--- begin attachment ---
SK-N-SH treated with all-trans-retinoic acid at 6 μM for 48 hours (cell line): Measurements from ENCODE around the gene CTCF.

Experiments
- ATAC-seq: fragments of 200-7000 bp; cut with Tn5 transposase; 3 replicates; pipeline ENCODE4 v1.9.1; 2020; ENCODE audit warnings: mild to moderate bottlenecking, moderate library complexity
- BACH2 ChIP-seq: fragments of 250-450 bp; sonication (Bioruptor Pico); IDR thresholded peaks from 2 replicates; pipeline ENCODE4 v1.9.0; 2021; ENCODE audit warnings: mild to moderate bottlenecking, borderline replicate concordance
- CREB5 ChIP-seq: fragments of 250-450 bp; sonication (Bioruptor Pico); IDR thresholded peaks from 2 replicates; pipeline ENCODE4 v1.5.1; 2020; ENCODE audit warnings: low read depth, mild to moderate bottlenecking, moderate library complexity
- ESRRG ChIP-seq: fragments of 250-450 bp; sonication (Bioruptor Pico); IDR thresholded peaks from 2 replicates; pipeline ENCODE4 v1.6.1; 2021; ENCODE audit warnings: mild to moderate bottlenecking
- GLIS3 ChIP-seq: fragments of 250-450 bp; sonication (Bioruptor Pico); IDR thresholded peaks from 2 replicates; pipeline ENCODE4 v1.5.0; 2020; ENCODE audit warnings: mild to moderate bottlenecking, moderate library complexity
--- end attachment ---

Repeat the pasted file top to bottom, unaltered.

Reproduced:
SK-N-SH treated with all-trans-retinoic acid at 6 μM for 48 hours (cell line): Measurements from ENCODE around the gene CTCF.

Experiments
- ATAC-seq: fragments of 200-7000 bp; cut with Tn5 transposase; 3 replicates; pipeline ENCODE4 v1.9.1; 2020; ENCODE audit warnings: mild to moderate bottlenecking, moderate library complexity
- BACH2 ChIP-seq: fragments of 250-450 bp; sonication (Bioruptor Pico); IDR thresholded peaks from 2 replicates; pipeline ENCODE4 v1.9.0; 2021; ENCODE audit warnings: mild to moderate bottlenecking, borderline replicate concordance
- CREB5 ChIP-seq: fragments of 250-450 bp; sonication (Bioruptor Pico); IDR thresholded peaks from 2 replicates; pipeline ENCODE4 v1.5.1; 2020; ENCODE audit warnings: low read depth, mild to moderate bottlenecking, moderate library complexity
- ESRRG ChIP-seq: fragments of 250-450 bp; sonication (Bioruptor Pico); IDR thresholded peaks from 2 replicates; pipeline ENCODE4 v1.6.1; 2021; ENCODE audit warnings: mild to moderate bottlenecking
- GLIS3 ChIP-seq: fragments of 250-450 bp; sonication (Bioruptor Pico); IDR thresholded peaks from 2 replicates; pipeline ENCODE4 v1.5.0; 2020; ENCODE audit warnings: mild to moderate bottlenecking, moderate library complexity